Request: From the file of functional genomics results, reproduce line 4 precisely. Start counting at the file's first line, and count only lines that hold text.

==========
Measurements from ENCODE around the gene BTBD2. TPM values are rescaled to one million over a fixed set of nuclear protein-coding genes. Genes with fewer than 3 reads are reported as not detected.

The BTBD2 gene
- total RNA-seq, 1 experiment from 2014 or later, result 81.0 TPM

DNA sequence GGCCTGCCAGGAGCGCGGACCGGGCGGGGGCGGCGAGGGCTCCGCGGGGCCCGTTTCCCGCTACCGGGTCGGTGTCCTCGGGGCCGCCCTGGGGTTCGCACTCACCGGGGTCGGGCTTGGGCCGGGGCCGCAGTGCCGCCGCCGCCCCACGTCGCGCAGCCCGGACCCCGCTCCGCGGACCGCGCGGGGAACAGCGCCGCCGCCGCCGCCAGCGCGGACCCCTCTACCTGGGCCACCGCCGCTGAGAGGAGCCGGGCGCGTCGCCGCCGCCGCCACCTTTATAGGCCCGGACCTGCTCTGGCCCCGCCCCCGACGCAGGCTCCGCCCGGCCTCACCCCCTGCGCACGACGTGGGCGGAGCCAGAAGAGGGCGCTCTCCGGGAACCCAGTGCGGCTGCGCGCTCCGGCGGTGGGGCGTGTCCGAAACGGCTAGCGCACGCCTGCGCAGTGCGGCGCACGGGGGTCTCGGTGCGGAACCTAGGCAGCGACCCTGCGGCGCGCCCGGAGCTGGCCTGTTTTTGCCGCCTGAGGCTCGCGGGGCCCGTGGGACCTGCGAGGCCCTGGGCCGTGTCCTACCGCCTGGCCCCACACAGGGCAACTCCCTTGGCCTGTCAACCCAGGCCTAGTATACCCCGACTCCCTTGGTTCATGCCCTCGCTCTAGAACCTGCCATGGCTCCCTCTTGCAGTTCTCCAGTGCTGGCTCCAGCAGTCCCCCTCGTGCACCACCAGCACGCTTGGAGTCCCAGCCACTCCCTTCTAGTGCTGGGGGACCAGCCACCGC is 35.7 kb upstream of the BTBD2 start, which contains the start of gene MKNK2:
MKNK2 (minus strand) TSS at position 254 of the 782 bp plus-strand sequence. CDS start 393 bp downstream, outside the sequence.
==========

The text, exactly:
DNA sequence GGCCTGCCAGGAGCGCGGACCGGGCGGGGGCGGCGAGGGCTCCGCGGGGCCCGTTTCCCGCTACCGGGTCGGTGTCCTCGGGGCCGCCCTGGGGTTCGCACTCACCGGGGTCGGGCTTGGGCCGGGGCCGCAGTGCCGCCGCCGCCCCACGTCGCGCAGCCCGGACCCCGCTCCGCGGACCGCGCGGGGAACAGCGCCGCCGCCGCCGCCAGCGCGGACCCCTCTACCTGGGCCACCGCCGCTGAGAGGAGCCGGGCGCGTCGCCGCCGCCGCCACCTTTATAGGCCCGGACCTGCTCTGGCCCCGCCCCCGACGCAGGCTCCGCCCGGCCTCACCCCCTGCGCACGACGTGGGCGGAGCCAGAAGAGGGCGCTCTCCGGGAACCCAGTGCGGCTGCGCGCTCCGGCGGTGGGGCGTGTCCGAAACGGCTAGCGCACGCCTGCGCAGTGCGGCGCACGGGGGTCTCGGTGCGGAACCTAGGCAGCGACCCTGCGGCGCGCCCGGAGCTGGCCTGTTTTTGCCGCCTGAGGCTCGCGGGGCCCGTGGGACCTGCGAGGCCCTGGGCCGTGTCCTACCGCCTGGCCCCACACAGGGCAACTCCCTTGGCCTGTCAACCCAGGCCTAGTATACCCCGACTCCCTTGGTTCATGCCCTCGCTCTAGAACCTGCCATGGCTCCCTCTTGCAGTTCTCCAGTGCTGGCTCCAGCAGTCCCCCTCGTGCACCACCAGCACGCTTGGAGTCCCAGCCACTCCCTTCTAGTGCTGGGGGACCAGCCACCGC is 35.7 kb upstream of the BTBD2 start, which contains the start of gene MKNK2: